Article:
• 2014
  • Dec
  • 1

JMT - John Muir Trail 2014 - Gear Review - Elizabeth Wenk - the essential guide to hiking America’s most famous trail

The essential guide to hiking America’s most famous trail

When hiking the John Muir Trail this year - were looking for a good guidebook and after a lot of reading we settled for

The essential guide to hiking America’s most famous trail
by Elizabeth Wenk and Kathy Morey

The book

The book consists of 4 sections

  • General Logistics - A section outlining trail logistics
  • Trail description north to south - about 80 pages
  • Trail description south to north - about 80 pages
  • The Appendix -probably the most useful part of the book

So most people will probably not take the full book with them on the hike, since only about 100 pages are useful on the trail.

General Logistics

This section outlines some very basic planning instructions on direction, timing, permits, and transportation. The section also outlines basic trail information such as food storage, campfires, and water.

So if this is not your first sierra hike you will not be getting a lot of meaningful information on this.

The hiking guide

The hiking guide makes up the core of the book - 80 pages per directions. While you would be expecting this to be the most useful part of the book, I got much more information out of the appendix than out of this section.

Elizabeth Wenk wrote a her Ph.D. thesis on the relationship between rocks and plants, and she is using this information extensively in this section, you will learn how the plants growing in any specific area of the hike are related to the specific rocks you are climbing over.
Unfortunately Elisabeth is going into excruciating detail about the plants living along the trail, while she is only giving a high level overview of animals and neglects to mention them when you pass through their habitat.

So what out for the yellow legged frog in the high altitude lakes (as you climb towards Muir Pass) and make sure to notice their gigantic tadpoles. Despite their large numbers you will not find them mentioned in the book.

The book does however give useful information on campsites and river crossings. The fauna sections I suggested to skim or skip entirely.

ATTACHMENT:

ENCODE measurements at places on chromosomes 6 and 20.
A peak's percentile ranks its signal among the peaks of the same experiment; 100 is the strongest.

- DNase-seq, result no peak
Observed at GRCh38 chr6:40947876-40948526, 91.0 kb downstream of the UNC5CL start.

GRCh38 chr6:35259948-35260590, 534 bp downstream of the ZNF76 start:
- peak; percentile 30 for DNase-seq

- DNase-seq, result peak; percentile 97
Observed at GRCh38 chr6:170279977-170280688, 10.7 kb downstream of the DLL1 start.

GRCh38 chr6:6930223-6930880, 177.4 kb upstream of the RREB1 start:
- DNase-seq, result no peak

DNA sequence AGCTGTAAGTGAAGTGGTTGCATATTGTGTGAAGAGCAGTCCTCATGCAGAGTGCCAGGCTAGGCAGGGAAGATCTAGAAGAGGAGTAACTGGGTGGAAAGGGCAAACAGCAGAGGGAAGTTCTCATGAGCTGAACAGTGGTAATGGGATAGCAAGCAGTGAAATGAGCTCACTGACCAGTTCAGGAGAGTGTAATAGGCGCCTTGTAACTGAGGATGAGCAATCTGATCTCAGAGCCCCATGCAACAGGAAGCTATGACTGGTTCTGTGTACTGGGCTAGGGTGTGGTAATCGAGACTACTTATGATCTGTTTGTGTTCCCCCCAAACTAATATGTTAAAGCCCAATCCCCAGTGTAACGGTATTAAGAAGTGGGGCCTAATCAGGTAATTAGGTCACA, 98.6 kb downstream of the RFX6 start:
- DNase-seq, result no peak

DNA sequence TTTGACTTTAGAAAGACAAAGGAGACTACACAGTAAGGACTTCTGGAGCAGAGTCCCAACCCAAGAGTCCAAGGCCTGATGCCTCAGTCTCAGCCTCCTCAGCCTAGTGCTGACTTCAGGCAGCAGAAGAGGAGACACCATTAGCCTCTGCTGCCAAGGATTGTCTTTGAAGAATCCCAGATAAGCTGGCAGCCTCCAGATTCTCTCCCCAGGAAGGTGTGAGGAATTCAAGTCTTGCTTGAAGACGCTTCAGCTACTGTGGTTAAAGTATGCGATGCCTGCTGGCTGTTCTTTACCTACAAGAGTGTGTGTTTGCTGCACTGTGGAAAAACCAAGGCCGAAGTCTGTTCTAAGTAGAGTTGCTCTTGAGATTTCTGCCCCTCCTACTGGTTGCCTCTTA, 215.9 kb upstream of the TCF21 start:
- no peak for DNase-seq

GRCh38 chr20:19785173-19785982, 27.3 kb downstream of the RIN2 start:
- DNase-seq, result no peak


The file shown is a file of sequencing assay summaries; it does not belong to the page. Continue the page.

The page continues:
The appendix is actually the best part of the book. It details the location of campsites using coordinate, so you can find them onthe maps, and provides information on the resupply spots - so mostly the Muir Trail Ranch, and Reds Meadow.

Both excellent spots to resupply.


The book is somewhat useful, and has up-to-date information in it. Elisabeth seems to be hiking the trail at least once a year. The flora (and there is little of it as you get into the higher elevations) is much over-emphasized and fauna barely mentioned.

Nevertheless - the book makes for a good read, at night in you sleeping bag, getting ready for the next day.
We did in fact scan its pages, so we could read it on an amazon Kindle - which by itself was lighter than the book.

You can find more on how to turn a book into an ebook for your personal use in a future post.


The latest edition of book is now also available for kindle (here - so you will not need to scan it yourself:

  • 2014
  • Oct
  • 13

JMT - John Muir Trail 2014 - Hiking Hacks - Building a tripod

The Problem

When hiking the John Muir Trail this year - we camped on the Bighorn Plateau - which is a beautiful spot, though camping there is very exposed. So there is not a single tree to be seen.

Now - when at camp we usually hang our water bladder from a tree, and also put up a cloth line but that needs at least one strong fix point.

The Solution

Without a tree we decided to build a tripod.
This is the bill of material:

  • 3x Hiking poles
  • 1x MSR Ultralight Utility Cord Kit